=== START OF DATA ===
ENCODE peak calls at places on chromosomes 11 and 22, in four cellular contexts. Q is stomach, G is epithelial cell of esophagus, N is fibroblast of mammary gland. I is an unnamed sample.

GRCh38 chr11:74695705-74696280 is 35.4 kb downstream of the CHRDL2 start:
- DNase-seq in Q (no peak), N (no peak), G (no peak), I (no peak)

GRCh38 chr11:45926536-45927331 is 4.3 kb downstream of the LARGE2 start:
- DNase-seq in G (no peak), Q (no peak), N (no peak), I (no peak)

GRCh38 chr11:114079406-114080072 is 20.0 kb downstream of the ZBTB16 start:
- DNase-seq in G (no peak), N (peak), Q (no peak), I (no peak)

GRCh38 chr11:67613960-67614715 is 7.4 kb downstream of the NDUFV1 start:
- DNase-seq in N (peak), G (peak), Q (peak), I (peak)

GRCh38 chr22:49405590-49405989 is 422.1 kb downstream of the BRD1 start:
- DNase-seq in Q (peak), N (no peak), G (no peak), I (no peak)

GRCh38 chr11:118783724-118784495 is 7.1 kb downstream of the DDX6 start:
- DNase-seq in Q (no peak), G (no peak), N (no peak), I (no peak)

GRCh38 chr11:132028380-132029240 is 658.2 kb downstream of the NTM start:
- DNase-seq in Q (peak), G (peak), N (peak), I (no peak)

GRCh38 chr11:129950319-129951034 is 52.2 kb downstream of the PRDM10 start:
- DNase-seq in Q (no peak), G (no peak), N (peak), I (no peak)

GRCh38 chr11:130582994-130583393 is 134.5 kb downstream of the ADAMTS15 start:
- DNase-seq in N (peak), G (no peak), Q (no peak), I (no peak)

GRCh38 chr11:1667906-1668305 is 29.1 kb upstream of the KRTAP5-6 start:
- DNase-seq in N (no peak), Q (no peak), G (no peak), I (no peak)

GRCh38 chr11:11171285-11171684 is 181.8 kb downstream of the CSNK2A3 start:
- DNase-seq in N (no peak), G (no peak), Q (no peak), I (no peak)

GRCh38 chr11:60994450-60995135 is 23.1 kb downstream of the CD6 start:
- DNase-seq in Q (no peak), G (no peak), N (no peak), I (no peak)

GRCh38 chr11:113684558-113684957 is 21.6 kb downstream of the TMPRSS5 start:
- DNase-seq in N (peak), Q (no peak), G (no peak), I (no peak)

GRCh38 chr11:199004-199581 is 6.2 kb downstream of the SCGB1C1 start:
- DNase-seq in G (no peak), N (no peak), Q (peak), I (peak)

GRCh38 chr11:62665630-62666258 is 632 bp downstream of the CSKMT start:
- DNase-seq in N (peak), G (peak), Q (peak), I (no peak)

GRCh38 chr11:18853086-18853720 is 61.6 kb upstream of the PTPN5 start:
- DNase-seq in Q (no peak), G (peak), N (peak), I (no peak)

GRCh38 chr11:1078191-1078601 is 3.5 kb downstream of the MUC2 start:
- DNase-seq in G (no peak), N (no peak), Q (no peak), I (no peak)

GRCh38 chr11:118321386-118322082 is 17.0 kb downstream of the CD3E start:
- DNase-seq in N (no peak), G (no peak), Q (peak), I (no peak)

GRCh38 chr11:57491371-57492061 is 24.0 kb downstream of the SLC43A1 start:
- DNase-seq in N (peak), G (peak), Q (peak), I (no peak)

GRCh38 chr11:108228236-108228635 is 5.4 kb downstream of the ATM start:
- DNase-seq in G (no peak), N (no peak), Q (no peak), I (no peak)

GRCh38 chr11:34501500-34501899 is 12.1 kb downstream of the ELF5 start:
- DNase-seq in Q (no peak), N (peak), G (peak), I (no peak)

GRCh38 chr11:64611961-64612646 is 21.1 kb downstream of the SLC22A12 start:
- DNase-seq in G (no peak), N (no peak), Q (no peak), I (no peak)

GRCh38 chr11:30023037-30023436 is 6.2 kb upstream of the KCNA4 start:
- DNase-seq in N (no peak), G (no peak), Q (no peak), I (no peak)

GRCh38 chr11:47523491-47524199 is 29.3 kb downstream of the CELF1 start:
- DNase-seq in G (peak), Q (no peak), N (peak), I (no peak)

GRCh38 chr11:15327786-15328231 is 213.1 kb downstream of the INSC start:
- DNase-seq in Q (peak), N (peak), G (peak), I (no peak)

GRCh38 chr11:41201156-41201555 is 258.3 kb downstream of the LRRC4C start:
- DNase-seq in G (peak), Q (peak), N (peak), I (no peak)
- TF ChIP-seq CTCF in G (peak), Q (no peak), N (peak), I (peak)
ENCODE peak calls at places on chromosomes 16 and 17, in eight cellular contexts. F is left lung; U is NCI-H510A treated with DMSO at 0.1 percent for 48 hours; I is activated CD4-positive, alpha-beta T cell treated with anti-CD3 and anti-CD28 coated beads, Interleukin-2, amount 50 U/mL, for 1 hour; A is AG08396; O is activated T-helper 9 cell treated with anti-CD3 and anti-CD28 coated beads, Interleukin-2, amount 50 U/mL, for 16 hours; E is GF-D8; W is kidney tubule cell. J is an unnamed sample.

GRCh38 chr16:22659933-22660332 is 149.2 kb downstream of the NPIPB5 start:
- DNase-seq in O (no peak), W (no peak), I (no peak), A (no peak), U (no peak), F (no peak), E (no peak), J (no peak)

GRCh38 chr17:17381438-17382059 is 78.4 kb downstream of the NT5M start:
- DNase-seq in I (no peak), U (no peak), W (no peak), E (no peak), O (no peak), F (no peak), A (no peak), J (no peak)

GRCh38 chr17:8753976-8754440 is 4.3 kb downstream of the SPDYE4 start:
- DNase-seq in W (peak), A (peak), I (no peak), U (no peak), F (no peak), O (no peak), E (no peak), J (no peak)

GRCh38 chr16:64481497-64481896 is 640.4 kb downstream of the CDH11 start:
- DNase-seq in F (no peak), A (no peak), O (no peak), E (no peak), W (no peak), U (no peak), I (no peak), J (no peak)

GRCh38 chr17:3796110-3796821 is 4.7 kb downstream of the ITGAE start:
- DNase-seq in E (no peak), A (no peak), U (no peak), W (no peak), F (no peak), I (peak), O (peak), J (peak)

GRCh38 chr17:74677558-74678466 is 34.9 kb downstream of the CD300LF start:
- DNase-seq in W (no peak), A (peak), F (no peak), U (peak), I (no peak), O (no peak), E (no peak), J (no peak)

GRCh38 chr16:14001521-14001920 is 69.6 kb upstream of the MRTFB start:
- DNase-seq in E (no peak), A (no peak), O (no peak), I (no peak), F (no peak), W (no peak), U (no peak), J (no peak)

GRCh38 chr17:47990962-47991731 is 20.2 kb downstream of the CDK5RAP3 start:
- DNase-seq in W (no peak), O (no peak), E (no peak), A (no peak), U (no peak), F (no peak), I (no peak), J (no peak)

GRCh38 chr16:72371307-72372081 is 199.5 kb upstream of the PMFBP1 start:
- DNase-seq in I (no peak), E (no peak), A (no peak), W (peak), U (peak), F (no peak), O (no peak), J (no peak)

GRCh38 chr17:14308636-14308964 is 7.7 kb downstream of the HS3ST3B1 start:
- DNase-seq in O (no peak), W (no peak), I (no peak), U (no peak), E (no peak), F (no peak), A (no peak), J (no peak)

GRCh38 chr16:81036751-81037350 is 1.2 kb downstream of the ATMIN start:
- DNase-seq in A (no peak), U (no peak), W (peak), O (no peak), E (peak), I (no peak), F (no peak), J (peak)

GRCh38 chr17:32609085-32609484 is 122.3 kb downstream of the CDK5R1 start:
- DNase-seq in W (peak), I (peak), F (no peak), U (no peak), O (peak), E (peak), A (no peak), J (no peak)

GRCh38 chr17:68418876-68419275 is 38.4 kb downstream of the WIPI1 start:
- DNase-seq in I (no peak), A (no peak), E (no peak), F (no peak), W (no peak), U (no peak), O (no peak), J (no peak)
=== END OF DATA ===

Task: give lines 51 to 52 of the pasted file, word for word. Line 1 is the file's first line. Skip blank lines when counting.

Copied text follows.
- DNase-seq in Q (peak), N (peak), G (peak), I (no peak)

GRCh38 chr11:41201156-41201555 is 258.3 kb downstream of the LRRC4C start: